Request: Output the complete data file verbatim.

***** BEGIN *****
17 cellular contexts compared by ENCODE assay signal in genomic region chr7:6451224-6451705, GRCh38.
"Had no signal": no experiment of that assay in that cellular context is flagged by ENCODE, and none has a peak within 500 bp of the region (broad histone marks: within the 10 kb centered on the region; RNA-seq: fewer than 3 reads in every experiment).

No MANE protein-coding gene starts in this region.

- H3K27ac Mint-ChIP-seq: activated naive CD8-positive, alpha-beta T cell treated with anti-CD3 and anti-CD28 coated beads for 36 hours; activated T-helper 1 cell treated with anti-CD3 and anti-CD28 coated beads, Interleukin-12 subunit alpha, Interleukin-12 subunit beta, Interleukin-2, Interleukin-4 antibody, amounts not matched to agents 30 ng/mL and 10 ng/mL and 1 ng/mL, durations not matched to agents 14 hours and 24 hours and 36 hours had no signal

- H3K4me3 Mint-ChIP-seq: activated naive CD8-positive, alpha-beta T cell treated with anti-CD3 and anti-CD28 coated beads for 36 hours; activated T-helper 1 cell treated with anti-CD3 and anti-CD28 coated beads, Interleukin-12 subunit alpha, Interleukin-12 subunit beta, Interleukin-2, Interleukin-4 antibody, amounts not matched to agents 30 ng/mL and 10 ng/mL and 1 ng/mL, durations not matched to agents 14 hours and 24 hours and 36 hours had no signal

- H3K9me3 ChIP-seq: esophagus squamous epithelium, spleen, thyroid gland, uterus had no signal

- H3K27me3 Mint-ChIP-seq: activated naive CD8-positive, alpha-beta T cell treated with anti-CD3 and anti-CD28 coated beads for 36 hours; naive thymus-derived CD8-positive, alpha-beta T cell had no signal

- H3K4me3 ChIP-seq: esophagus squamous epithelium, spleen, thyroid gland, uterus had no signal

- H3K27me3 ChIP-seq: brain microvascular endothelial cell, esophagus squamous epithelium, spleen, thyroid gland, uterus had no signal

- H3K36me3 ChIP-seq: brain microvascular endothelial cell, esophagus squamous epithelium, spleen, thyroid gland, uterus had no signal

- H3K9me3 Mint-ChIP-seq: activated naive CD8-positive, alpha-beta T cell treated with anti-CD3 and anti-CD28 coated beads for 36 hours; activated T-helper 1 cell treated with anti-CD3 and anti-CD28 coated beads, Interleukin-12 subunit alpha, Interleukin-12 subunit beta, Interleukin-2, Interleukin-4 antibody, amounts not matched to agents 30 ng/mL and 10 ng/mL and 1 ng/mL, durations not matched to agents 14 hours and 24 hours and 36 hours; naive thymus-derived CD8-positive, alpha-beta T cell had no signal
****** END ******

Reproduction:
17 cellular contexts compared by ENCODE assay signal in genomic region chr7:6451224-6451705, GRCh38.
"Had no signal": no experiment of that assay in that cellular context is flagged by ENCODE, and none has a peak within 500 bp of the region (broad histone marks: within the 10 kb centered on the region; RNA-seq: fewer than 3 reads in every experiment).

No MANE protein-coding gene starts in this region.

- H3K27ac Mint-ChIP-seq: activated naive CD8-positive, alpha-beta T cell treated with anti-CD3 and anti-CD28 coated beads for 36 hours; activated T-helper 1 cell treated with anti-CD3 and anti-CD28 coated beads, Interleukin-12 subunit alpha, Interleukin-12 subunit beta, Interleukin-2, Interleukin-4 antibody, amounts not matched to agents 30 ng/mL and 10 ng/mL and 1 ng/mL, durations not matched to agents 14 hours and 24 hours and 36 hours had no signal

- H3K4me3 Mint-ChIP-seq: activated naive CD8-positive, alpha-beta T cell treated with anti-CD3 and anti-CD28 coated beads for 36 hours; activated T-helper 1 cell treated with anti-CD3 and anti-CD28 coated beads, Interleukin-12 subunit alpha, Interleukin-12 subunit beta, Interleukin-2, Interleukin-4 antibody, amounts not matched to agents 30 ng/mL and 10 ng/mL and 1 ng/mL, durations not matched to agents 14 hours and 24 hours and 36 hours had no signal

- H3K9me3 ChIP-seq: esophagus squamous epithelium, spleen, thyroid gland, uterus had no signal

- H3K27me3 Mint-ChIP-seq: activated naive CD8-positive, alpha-beta T cell treated with anti-CD3 and anti-CD28 coated beads for 36 hours; naive thymus-derived CD8-positive, alpha-beta T cell had no signal

- H3K4me3 ChIP-seq: esophagus squamous epithelium, spleen, thyroid gland, uterus had no signal

- H3K27me3 ChIP-seq: brain microvascular endothelial cell, esophagus squamous epithelium, spleen, thyroid gland, uterus had no signal

- H3K36me3 ChIP-seq: brain microvascular endothelial cell, esophagus squamous epithelium, spleen, thyroid gland, uterus had no signal

- H3K9me3 Mint-ChIP-seq: activated naive CD8-positive, alpha-beta T cell treated with anti-CD3 and anti-CD28 coated beads for 36 hours; activated T-helper 1 cell treated with anti-CD3 and anti-CD28 coated beads, Interleukin-12 subunit alpha, Interleukin-12 subunit beta, Interleukin-2, Interleukin-4 antibody, amounts not matched to agents 30 ng/mL and 10 ng/mL and 1 ng/mL, durations not matched to agents 14 hours and 24 hours and 36 hours; naive thymus-derived CD8-positive, alpha-beta T cell had no signal